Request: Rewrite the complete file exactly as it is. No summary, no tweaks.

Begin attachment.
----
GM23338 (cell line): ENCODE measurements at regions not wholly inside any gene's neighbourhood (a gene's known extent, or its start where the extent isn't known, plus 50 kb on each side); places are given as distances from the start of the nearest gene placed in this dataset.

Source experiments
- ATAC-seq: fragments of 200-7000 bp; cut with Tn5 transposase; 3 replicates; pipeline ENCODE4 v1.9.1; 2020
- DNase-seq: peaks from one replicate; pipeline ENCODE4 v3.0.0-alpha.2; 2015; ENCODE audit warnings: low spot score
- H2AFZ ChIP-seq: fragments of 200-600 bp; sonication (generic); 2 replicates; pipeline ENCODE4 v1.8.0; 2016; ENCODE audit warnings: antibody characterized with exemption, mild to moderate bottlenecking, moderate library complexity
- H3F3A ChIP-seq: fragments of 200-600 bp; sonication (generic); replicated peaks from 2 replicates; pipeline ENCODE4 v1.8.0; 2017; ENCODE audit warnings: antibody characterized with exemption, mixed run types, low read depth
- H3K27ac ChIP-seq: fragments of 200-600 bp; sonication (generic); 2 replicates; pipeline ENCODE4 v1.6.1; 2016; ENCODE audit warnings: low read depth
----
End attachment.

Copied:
GM23338 (cell line): ENCODE measurements at regions not wholly inside any gene's neighbourhood (a gene's known extent, or its start where the extent isn't known, plus 50 kb on each side); places are given as distances from the start of the nearest gene placed in this dataset.

Source experiments
- ATAC-seq: fragments of 200-7000 bp; cut with Tn5 transposase; 3 replicates; pipeline ENCODE4 v1.9.1; 2020
- DNase-seq: peaks from one replicate; pipeline ENCODE4 v3.0.0-alpha.2; 2015; ENCODE audit warnings: low spot score
- H2AFZ ChIP-seq: fragments of 200-600 bp; sonication (generic); 2 replicates; pipeline ENCODE4 v1.8.0; 2016; ENCODE audit warnings: antibody characterized with exemption, mild to moderate bottlenecking, moderate library complexity
- H3F3A ChIP-seq: fragments of 200-600 bp; sonication (generic); replicated peaks from 2 replicates; pipeline ENCODE4 v1.8.0; 2017; ENCODE audit warnings: antibody characterized with exemption, mixed run types, low read depth
- H3K27ac ChIP-seq: fragments of 200-600 bp; sonication (generic); 2 replicates; pipeline ENCODE4 v1.6.1; 2016; ENCODE audit warnings: low read depth